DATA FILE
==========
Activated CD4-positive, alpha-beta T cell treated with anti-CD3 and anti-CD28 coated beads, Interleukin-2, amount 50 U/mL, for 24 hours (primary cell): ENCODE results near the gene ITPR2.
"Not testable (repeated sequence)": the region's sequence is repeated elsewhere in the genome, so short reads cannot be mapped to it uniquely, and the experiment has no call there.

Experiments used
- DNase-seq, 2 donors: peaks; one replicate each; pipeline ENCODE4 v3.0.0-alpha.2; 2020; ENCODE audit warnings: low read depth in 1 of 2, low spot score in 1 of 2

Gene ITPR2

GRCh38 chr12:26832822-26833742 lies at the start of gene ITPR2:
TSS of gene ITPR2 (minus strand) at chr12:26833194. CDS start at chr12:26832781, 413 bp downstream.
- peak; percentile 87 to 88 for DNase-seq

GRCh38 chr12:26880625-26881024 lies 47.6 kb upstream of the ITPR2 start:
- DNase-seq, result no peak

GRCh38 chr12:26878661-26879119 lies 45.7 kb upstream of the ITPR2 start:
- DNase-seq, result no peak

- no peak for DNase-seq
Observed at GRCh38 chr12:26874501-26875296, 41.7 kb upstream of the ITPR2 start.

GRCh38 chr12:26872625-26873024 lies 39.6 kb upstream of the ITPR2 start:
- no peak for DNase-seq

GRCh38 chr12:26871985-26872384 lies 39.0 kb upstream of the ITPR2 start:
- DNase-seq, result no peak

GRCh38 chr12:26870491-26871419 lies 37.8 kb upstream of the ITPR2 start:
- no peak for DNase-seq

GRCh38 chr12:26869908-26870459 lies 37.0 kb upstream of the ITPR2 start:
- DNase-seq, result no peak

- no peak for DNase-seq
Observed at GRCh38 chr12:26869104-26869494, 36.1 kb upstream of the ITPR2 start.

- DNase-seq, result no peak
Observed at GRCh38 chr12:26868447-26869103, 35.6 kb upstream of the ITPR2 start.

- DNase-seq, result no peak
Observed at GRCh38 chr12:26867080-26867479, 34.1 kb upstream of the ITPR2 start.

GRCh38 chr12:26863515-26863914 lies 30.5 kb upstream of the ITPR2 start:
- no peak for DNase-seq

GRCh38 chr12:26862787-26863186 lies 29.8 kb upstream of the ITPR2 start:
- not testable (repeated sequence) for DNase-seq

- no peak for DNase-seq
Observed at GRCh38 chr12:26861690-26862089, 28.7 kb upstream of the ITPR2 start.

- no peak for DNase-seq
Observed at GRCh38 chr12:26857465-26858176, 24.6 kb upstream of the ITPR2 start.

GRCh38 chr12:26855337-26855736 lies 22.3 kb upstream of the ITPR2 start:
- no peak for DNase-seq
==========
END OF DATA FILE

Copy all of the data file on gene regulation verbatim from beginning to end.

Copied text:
Activated CD4-positive, alpha-beta T cell treated with anti-CD3 and anti-CD28 coated beads, Interleukin-2, amount 50 U/mL, for 24 hours (primary cell): ENCODE results near the gene ITPR2.
"Not testable (repeated sequence)": the region's sequence is repeated elsewhere in the genome, so short reads cannot be mapped to it uniquely, and the experiment has no call there.

Experiments used
- DNase-seq, 2 donors: peaks; one replicate each; pipeline ENCODE4 v3.0.0-alpha.2; 2020; ENCODE audit warnings: low read depth in 1 of 2, low spot score in 1 of 2

Gene ITPR2

GRCh38 chr12:26832822-26833742 lies at the start of gene ITPR2:
TSS of gene ITPR2 (minus strand) at chr12:26833194. CDS start at chr12:26832781, 413 bp downstream.
- peak; percentile 87 to 88 for DNase-seq

GRCh38 chr12:26880625-26881024 lies 47.6 kb upstream of the ITPR2 start:
- DNase-seq, result no peak

GRCh38 chr12:26878661-26879119 lies 45.7 kb upstream of the ITPR2 start:
- DNase-seq, result no peak

- no peak for DNase-seq
Observed at GRCh38 chr12:26874501-26875296, 41.7 kb upstream of the ITPR2 start.

GRCh38 chr12:26872625-26873024 lies 39.6 kb upstream of the ITPR2 start:
- no peak for DNase-seq

GRCh38 chr12:26871985-26872384 lies 39.0 kb upstream of the ITPR2 start:
- DNase-seq, result no peak

GRCh38 chr12:26870491-26871419 lies 37.8 kb upstream of the ITPR2 start:
- no peak for DNase-seq

GRCh38 chr12:26869908-26870459 lies 37.0 kb upstream of the ITPR2 start:
- DNase-seq, result no peak

- no peak for DNase-seq
Observed at GRCh38 chr12:26869104-26869494, 36.1 kb upstream of the ITPR2 start.

- DNase-seq, result no peak
Observed at GRCh38 chr12:26868447-26869103, 35.6 kb upstream of the ITPR2 start.

- DNase-seq, result no peak
Observed at GRCh38 chr12:26867080-26867479, 34.1 kb upstream of the ITPR2 start.

GRCh38 chr12:26863515-26863914 lies 30.5 kb upstream of the ITPR2 start:
- no peak for DNase-seq

GRCh38 chr12:26862787-26863186 lies 29.8 kb upstream of the ITPR2 start:
- not testable (repeated sequence) for DNase-seq

- no peak for DNase-seq
Observed at GRCh38 chr12:26861690-26862089, 28.7 kb upstream of the ITPR2 start.

- no peak for DNase-seq
Observed at GRCh38 chr12:26857465-26858176, 24.6 kb upstream of the ITPR2 start.

GRCh38 chr12:26855337-26855736 lies 22.3 kb upstream of the ITPR2 start:
- no peak for DNase-seq